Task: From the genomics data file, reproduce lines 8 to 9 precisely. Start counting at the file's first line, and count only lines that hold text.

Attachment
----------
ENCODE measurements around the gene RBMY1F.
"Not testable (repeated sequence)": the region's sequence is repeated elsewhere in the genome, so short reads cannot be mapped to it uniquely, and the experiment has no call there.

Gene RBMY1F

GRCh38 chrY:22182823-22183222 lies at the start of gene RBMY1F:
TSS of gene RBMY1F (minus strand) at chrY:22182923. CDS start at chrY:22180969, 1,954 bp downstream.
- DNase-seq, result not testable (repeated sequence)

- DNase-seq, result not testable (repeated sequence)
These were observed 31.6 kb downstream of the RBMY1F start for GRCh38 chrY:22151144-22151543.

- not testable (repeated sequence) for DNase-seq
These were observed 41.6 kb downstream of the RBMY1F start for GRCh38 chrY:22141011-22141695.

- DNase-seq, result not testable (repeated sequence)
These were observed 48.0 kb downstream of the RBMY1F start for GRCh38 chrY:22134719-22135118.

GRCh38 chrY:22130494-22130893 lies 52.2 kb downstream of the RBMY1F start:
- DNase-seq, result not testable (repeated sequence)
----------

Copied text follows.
These were observed 31.6 kb downstream of the RBMY1F start for GRCh38 chrY:22151144-22151543.

- not testable (repeated sequence) for DNase-seq